I’ll never forget my father’s excitement to go to the polls in November of 2008 to cast his vote for presidential candidate, Barack Obama. That excitement was only surpassed by the election of Obama, becoming the first African American president of the United States.
My dad didn’t talk much about his growing up in rural Louisiana. Plaquemine Parish is a small community just outside of Baton Rouge. But I know it wasn’t easy, to say the least. He has told me stories of being stopped by police not just in the south but in Denver and Aurora, Colorado.
His offense? Driving while Black. Being in the “wrong” neighborhood.
And voting for Black folks living in the rural south was not an easy task back in the day ~ late 50’s, 60’s, 70‘s. Keeping Black people from voting by threatening them was just the way it was. Today, we call that voter suppression, and it’s mostly accomplished by “rules.”
“What is voter suppression?”, someone asked me recently. Let me be clear. Voter suppression is a means to keep a certain group of people from exercising their legal and constitutional right to vote - to silence their voices and minimize their influence.
The American Civil Liberties Union, ACLU, says voter rights are under attack across the country. States are passing laws that lead to a significant burden for eligible voters to “exercise their fundamental constitutional right.” Who are the eligible voters being targeted? Black, Brown people, the elderly, students and people with disabilities.
On May 11, 2017, President Trump signed an executive order establishing the “President Commission on Election Integrity.” This New York Times article spells out the details of this commission:
On January 3, 2018, the so called “Voter Fraud Commission” was disbanded by Trump – having come under fire by voting rights advocates and many States for creating, rather than eliminating, barriers for citizens to exercise their rights.
Since the 2016 election, nine (9) states with Republican legislatures have passed laws making it harder to vote.
As the midterm elections quickly approach, voter suppression allegations are taking center stage. In Georgia’s hotly contested gubernatorial race, one new restriction is that registered voters’ names must match exactly their driver’s license or social security card. What if you have a nickname on one document and your full name on another? That’s right - in Georgia you’d be out of luck. No voting for you.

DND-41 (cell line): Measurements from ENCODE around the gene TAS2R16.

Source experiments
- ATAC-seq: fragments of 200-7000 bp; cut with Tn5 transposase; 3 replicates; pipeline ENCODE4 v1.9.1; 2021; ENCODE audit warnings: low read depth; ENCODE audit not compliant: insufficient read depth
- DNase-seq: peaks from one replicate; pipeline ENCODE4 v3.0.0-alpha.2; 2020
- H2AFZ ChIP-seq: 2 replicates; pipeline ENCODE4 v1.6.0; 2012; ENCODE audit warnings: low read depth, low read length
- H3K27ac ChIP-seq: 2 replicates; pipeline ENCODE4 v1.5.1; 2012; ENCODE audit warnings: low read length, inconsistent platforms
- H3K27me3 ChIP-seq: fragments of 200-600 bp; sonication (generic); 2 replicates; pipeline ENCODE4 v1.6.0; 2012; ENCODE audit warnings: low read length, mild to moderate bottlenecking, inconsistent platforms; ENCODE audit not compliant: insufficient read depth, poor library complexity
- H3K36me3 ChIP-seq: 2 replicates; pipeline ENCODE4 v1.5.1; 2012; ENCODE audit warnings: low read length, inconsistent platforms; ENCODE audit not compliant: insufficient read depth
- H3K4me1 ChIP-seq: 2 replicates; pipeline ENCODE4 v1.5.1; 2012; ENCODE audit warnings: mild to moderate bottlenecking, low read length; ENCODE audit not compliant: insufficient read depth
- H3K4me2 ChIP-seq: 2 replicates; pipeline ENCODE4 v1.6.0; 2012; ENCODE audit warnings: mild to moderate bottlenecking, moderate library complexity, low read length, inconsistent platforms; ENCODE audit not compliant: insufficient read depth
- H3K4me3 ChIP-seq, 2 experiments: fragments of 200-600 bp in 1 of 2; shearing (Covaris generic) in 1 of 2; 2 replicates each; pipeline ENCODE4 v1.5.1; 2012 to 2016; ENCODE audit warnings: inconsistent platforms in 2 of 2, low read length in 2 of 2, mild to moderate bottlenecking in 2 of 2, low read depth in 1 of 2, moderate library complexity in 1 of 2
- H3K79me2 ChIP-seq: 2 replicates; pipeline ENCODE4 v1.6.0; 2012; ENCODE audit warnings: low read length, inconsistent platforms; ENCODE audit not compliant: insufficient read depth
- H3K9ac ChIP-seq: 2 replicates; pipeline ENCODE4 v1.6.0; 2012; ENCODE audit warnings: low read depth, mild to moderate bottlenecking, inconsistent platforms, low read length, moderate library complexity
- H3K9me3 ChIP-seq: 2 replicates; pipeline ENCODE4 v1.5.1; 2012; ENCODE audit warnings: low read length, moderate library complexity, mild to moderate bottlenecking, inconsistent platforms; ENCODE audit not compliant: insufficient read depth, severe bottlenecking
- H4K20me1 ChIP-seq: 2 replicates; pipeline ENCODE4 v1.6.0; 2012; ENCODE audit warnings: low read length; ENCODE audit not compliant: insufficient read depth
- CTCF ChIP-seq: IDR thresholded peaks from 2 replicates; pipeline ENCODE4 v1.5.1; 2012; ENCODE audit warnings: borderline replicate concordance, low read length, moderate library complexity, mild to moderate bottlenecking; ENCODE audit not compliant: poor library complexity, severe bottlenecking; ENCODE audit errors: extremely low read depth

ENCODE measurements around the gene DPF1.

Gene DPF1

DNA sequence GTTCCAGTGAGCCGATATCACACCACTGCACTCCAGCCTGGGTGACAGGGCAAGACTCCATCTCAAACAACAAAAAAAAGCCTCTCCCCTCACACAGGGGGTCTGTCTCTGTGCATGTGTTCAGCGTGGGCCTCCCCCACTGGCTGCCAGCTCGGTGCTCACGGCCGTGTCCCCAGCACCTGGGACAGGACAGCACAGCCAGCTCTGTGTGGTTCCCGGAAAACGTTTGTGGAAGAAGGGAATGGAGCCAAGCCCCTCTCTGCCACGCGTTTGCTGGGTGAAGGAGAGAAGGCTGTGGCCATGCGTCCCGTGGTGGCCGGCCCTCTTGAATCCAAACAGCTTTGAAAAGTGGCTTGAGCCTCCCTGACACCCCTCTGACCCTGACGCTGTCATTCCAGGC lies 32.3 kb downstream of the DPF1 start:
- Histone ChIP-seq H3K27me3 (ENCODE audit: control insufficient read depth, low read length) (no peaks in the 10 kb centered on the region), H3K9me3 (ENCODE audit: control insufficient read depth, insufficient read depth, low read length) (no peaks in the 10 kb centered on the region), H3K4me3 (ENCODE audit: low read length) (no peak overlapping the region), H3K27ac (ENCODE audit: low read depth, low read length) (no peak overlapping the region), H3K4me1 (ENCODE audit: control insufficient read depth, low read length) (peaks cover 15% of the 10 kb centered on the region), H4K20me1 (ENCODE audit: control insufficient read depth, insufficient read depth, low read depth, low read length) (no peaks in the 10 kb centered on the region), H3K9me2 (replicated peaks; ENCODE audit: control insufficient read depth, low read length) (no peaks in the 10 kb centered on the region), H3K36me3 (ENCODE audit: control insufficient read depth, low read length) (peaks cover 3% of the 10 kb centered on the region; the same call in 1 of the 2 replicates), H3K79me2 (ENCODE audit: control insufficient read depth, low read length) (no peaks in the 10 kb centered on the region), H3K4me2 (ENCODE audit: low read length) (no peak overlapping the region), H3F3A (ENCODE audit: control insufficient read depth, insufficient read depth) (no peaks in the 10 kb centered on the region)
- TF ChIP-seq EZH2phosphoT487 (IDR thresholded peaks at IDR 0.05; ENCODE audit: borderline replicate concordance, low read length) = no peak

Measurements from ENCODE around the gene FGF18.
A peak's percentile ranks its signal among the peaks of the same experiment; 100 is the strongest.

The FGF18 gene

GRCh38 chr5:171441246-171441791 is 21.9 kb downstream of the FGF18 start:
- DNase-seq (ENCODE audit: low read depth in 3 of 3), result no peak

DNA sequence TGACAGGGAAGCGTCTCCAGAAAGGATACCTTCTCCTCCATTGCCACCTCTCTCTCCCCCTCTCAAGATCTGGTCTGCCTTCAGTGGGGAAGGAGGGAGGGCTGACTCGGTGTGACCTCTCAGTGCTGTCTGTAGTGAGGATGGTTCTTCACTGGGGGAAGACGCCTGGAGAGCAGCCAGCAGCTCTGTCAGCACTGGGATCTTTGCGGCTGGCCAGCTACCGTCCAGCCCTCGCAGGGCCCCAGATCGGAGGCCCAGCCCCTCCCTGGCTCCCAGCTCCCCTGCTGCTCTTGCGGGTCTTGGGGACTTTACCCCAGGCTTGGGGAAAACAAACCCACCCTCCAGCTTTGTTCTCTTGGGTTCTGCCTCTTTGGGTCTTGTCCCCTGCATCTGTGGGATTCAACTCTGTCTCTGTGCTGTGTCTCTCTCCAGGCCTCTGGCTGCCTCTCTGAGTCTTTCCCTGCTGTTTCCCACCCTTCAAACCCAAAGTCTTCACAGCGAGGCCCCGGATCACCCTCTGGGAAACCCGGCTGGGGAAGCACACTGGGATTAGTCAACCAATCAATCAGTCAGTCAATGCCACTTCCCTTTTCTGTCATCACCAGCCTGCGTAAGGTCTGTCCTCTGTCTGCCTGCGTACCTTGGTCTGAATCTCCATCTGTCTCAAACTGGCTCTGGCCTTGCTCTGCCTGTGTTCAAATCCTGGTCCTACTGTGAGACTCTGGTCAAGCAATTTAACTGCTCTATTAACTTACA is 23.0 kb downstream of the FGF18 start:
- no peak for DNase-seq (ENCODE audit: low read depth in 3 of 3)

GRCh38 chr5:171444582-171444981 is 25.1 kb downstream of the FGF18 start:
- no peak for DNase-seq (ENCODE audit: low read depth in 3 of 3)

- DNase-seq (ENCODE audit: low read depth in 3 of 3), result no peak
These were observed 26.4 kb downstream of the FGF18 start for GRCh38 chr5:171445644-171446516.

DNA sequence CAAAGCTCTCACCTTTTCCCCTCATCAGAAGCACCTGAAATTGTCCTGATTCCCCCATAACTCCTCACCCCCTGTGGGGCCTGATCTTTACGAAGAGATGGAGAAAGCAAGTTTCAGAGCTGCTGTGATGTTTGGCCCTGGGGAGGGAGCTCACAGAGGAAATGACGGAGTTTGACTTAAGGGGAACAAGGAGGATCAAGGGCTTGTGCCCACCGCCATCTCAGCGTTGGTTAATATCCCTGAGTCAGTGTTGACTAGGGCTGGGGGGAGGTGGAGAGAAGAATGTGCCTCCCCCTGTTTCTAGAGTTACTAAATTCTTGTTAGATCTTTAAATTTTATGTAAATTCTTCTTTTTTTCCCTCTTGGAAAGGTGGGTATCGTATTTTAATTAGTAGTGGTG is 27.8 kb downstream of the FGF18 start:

As an aside, funny how the IRS can always find me … no matter what name I have on any document. (Not that I’m trying to hide from the IRS – ssshhhh!)
As many of you know, I report quite a bit from Africa. As I recently described the stories I’m currently working on in Uganda, Rwanda, Sudan and South Sudan to someone he said, “I haven’t been to Africa since college and it’s just so sad how little it’s changed from then. The leadership has moved from one corrupt monarchy to the next.”
Hmmm. What this country is experiencing now with voter suppression in, let’s pick a state, Georgia, where the guy running for the highest office in the state is also running the election, is some serious craziness happenin! Right?! Let’s get off our first-world high horse and clean up our own mess before we start looking sideways at developing countries!
Dr. Stewart, my dad, (image above) passed away a few years ago. Barack Obama was in his second term at the time. So, my dad got to vote for him twice. Fortunately, he did not have to witness or become a victim of voter suppression today. But millions of other eligible Americans are at risk of having one of their most basic rights taken away.
Are you being kept from voting? If you feel you are being targeted don’t wait until the last minute on Election Day. Contact your state or national legislator now. It’s your right. It’s your duty.
Think your vote doesn’t matter? Then ask yourself, why are so many “officials” trying to stop you from exercising that right? No excuses now, VOTE!